Creatures of the Landscape

Mahler's Origins: A "Sonic Goulash"

Throughout his life, Mahler returned to the natural environment for inspiration.
“My music is always the voice of nature sounding in tone…”
VIDEO:Creating an orchestral cuckoo

“Even as a child I was struck by birdsong.”

Calls of various birds, real and invented, permeate Mahler’s musical world.

  • In the First Symphony, bird-call motifs are the basis of several themes. The call of the cuckoo appears many times, both as a thematic germ and as a sort of musical exclamation mark.

First Symphony Introduction: Moving on
  • The first time we hear the cuckoo, three quick, raucous cuckoo calls from the clarinet heighten our attention and prod the music into a quicker pace, representing the gradual awakening of the landscape.

Mahler's Methods

VIDEO:Mahler’s orchestral cuckoo
A Special Cuckoo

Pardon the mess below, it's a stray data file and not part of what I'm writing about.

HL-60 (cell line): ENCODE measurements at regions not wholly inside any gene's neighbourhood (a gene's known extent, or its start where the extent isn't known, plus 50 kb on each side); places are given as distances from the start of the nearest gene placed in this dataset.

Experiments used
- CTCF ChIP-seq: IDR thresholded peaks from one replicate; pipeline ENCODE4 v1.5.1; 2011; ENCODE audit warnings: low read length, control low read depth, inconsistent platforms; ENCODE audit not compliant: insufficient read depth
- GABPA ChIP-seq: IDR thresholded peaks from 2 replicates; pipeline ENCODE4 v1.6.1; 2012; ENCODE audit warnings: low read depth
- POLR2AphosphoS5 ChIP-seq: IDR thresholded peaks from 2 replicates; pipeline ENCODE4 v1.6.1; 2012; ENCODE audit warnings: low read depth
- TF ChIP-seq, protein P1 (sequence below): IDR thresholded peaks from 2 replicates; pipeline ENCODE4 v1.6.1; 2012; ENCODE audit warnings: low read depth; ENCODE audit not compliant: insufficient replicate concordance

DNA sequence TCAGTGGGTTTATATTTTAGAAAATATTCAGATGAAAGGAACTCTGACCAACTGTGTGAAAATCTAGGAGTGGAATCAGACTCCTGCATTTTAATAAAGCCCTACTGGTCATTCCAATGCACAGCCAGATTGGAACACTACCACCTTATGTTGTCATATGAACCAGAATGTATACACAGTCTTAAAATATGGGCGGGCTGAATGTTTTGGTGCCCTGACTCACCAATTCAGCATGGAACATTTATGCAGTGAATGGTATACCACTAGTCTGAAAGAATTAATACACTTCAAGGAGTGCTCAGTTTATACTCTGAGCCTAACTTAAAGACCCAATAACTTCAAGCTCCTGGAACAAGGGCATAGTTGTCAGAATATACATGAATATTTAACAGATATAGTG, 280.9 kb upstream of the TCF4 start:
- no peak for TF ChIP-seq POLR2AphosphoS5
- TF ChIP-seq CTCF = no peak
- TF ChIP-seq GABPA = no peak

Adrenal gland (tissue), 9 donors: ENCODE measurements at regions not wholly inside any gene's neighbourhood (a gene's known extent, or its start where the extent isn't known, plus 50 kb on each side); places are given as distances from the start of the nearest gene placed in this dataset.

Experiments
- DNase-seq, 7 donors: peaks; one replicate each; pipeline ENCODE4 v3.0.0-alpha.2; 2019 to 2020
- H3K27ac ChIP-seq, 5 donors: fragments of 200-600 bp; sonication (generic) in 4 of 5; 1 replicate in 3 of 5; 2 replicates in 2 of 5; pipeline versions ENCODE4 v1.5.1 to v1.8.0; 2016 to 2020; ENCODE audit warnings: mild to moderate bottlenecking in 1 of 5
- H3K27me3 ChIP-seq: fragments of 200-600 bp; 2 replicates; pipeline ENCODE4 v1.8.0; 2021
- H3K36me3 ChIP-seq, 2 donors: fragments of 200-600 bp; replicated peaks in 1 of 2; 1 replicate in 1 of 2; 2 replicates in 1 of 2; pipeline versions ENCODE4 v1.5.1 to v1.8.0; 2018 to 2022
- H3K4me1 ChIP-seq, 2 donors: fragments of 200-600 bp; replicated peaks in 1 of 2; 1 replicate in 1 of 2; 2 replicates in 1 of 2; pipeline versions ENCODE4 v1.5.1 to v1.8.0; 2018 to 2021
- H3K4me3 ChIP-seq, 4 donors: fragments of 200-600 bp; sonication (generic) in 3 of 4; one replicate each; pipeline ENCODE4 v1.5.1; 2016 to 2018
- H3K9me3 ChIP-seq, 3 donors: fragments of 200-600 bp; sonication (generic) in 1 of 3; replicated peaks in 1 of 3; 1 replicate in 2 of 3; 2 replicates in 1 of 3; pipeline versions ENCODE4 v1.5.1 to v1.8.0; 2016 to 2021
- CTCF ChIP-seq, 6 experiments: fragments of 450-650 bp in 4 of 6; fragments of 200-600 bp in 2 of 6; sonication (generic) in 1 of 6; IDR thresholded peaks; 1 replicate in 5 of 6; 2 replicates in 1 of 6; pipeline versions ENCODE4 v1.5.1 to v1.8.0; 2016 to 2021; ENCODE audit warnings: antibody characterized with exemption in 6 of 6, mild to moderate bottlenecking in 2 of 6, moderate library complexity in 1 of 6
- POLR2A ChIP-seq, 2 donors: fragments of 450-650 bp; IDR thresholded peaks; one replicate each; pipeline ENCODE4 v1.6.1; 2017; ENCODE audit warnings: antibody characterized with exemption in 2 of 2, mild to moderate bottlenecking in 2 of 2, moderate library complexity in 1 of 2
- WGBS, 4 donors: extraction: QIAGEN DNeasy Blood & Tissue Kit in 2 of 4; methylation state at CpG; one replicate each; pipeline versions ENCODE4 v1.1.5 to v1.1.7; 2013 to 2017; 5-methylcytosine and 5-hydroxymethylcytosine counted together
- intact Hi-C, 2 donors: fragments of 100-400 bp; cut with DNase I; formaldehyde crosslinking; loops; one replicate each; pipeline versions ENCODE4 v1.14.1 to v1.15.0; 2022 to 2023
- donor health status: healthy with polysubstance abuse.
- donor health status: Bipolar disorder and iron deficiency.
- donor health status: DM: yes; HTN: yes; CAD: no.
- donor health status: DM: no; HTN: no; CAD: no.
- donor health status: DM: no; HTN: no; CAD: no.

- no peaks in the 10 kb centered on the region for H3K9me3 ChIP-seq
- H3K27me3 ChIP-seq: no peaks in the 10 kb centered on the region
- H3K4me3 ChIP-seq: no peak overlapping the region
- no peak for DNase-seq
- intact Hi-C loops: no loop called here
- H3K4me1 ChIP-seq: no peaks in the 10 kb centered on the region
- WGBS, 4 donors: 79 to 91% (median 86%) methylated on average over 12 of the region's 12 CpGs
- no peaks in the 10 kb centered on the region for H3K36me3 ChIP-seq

Why does Mahler change the call of the cuckoo?

  • Compare a call of the common cuckoo (Cuculus canorus, 2011)

  • with its depiction in a harpischord piece (Daquin, 1720)

  • with the bird cadenza in the Pastoral Symphony (Beethoven, 1806)

  • with this folk song (Austria, before 1900)

  • and finally with Mahler’s repeated call in the First Symphony (1887)

Related Examples
The Fourth
  • The interval of the fourth unites many themes in Mahler’s first symphonic movement. To allow it to emerge naturally from the falling fourths in the violins, Mahler portrays the cuckoo call with this same interval, which gradually becomes the basis of the movement’s main theme.

Related Examples